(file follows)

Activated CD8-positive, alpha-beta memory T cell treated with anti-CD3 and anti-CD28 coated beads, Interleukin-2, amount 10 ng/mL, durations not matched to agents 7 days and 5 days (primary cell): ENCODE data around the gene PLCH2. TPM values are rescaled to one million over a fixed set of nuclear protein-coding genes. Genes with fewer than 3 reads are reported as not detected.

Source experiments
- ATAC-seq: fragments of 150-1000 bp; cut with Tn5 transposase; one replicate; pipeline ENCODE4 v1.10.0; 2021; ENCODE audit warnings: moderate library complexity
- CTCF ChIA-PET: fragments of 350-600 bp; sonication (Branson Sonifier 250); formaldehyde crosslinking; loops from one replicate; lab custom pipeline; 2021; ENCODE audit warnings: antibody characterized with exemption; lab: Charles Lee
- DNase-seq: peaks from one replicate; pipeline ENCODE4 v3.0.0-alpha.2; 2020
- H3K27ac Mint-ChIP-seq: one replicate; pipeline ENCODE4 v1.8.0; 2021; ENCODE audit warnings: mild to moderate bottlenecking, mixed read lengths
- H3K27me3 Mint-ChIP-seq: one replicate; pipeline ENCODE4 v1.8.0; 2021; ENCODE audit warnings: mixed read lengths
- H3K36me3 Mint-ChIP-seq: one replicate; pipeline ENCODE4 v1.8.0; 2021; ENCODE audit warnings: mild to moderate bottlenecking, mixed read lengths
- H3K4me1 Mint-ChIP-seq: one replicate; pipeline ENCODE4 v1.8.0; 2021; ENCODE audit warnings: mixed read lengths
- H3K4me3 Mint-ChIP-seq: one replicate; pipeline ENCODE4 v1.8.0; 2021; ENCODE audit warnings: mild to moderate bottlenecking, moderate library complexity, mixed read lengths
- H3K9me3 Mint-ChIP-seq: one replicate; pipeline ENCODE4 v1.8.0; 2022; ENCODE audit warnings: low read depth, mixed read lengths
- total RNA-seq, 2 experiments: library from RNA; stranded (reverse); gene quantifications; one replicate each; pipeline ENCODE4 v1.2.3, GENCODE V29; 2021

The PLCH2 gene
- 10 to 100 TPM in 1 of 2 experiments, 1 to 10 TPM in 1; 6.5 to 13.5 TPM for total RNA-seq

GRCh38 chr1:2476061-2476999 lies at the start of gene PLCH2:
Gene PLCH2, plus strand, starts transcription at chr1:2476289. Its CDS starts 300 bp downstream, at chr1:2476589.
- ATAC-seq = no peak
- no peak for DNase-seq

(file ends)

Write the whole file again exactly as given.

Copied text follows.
Activated CD8-positive, alpha-beta memory T cell treated with anti-CD3 and anti-CD28 coated beads, Interleukin-2, amount 10 ng/mL, durations not matched to agents 7 days and 5 days (primary cell): ENCODE data around the gene PLCH2. TPM values are rescaled to one million over a fixed set of nuclear protein-coding genes. Genes with fewer than 3 reads are reported as not detected.

Source experiments
- ATAC-seq: fragments of 150-1000 bp; cut with Tn5 transposase; one replicate; pipeline ENCODE4 v1.10.0; 2021; ENCODE audit warnings: moderate library complexity
- CTCF ChIA-PET: fragments of 350-600 bp; sonication (Branson Sonifier 250); formaldehyde crosslinking; loops from one replicate; lab custom pipeline; 2021; ENCODE audit warnings: antibody characterized with exemption; lab: Charles Lee
- DNase-seq: peaks from one replicate; pipeline ENCODE4 v3.0.0-alpha.2; 2020
- H3K27ac Mint-ChIP-seq: one replicate; pipeline ENCODE4 v1.8.0; 2021; ENCODE audit warnings: mild to moderate bottlenecking, mixed read lengths
- H3K27me3 Mint-ChIP-seq: one replicate; pipeline ENCODE4 v1.8.0; 2021; ENCODE audit warnings: mixed read lengths
- H3K36me3 Mint-ChIP-seq: one replicate; pipeline ENCODE4 v1.8.0; 2021; ENCODE audit warnings: mild to moderate bottlenecking, mixed read lengths
- H3K4me1 Mint-ChIP-seq: one replicate; pipeline ENCODE4 v1.8.0; 2021; ENCODE audit warnings: mixed read lengths
- H3K4me3 Mint-ChIP-seq: one replicate; pipeline ENCODE4 v1.8.0; 2021; ENCODE audit warnings: mild to moderate bottlenecking, moderate library complexity, mixed read lengths
- H3K9me3 Mint-ChIP-seq: one replicate; pipeline ENCODE4 v1.8.0; 2022; ENCODE audit warnings: low read depth, mixed read lengths
- total RNA-seq, 2 experiments: library from RNA; stranded (reverse); gene quantifications; one replicate each; pipeline ENCODE4 v1.2.3, GENCODE V29; 2021

The PLCH2 gene
- 10 to 100 TPM in 1 of 2 experiments, 1 to 10 TPM in 1; 6.5 to 13.5 TPM for total RNA-seq

GRCh38 chr1:2476061-2476999 lies at the start of gene PLCH2:
Gene PLCH2, plus strand, starts transcription at chr1:2476289. Its CDS starts 300 bp downstream, at chr1:2476589.
- ATAC-seq = no peak
- no peak for DNase-seq